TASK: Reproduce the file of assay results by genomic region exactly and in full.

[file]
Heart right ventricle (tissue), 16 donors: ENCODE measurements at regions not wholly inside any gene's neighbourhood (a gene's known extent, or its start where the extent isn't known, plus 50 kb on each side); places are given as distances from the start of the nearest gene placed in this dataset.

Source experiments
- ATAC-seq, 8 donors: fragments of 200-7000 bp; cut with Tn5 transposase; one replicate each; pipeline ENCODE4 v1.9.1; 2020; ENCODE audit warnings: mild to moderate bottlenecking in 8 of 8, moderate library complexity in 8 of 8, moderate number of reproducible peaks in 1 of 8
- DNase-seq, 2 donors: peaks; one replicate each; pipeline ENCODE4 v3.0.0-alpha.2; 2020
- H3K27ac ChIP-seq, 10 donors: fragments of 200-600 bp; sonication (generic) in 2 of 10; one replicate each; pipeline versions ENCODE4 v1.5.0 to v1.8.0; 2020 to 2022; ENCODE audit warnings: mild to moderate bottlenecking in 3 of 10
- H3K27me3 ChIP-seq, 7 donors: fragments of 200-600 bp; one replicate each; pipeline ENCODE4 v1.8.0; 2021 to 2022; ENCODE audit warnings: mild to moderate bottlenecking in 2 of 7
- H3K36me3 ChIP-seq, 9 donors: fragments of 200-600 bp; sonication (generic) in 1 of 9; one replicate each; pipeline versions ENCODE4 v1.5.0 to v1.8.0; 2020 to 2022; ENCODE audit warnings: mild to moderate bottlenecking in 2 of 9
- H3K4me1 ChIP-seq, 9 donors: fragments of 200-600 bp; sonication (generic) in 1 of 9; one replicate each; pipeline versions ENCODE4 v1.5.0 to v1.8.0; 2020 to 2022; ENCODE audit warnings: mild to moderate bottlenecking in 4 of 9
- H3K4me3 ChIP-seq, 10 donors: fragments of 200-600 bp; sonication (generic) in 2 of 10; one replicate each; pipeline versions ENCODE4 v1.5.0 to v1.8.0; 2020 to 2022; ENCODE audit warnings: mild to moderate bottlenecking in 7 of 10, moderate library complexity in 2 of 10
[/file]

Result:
Heart right ventricle (tissue), 16 donors: ENCODE measurements at regions not wholly inside any gene's neighbourhood (a gene's known extent, or its start where the extent isn't known, plus 50 kb on each side); places are given as distances from the start of the nearest gene placed in this dataset.

Source experiments
- ATAC-seq, 8 donors: fragments of 200-7000 bp; cut with Tn5 transposase; one replicate each; pipeline ENCODE4 v1.9.1; 2020; ENCODE audit warnings: mild to moderate bottlenecking in 8 of 8, moderate library complexity in 8 of 8, moderate number of reproducible peaks in 1 of 8
- DNase-seq, 2 donors: peaks; one replicate each; pipeline ENCODE4 v3.0.0-alpha.2; 2020
- H3K27ac ChIP-seq, 10 donors: fragments of 200-600 bp; sonication (generic) in 2 of 10; one replicate each; pipeline versions ENCODE4 v1.5.0 to v1.8.0; 2020 to 2022; ENCODE audit warnings: mild to moderate bottlenecking in 3 of 10
- H3K27me3 ChIP-seq, 7 donors: fragments of 200-600 bp; one replicate each; pipeline ENCODE4 v1.8.0; 2021 to 2022; ENCODE audit warnings: mild to moderate bottlenecking in 2 of 7
- H3K36me3 ChIP-seq, 9 donors: fragments of 200-600 bp; sonication (generic) in 1 of 9; one replicate each; pipeline versions ENCODE4 v1.5.0 to v1.8.0; 2020 to 2022; ENCODE audit warnings: mild to moderate bottlenecking in 2 of 9
- H3K4me1 ChIP-seq, 9 donors: fragments of 200-600 bp; sonication (generic) in 1 of 9; one replicate each; pipeline versions ENCODE4 v1.5.0 to v1.8.0; 2020 to 2022; ENCODE audit warnings: mild to moderate bottlenecking in 4 of 9
- H3K4me3 ChIP-seq, 10 donors: fragments of 200-600 bp; sonication (generic) in 2 of 10; one replicate each; pipeline versions ENCODE4 v1.5.0 to v1.8.0; 2020 to 2022; ENCODE audit warnings: mild to moderate bottlenecking in 7 of 10, moderate library complexity in 2 of 10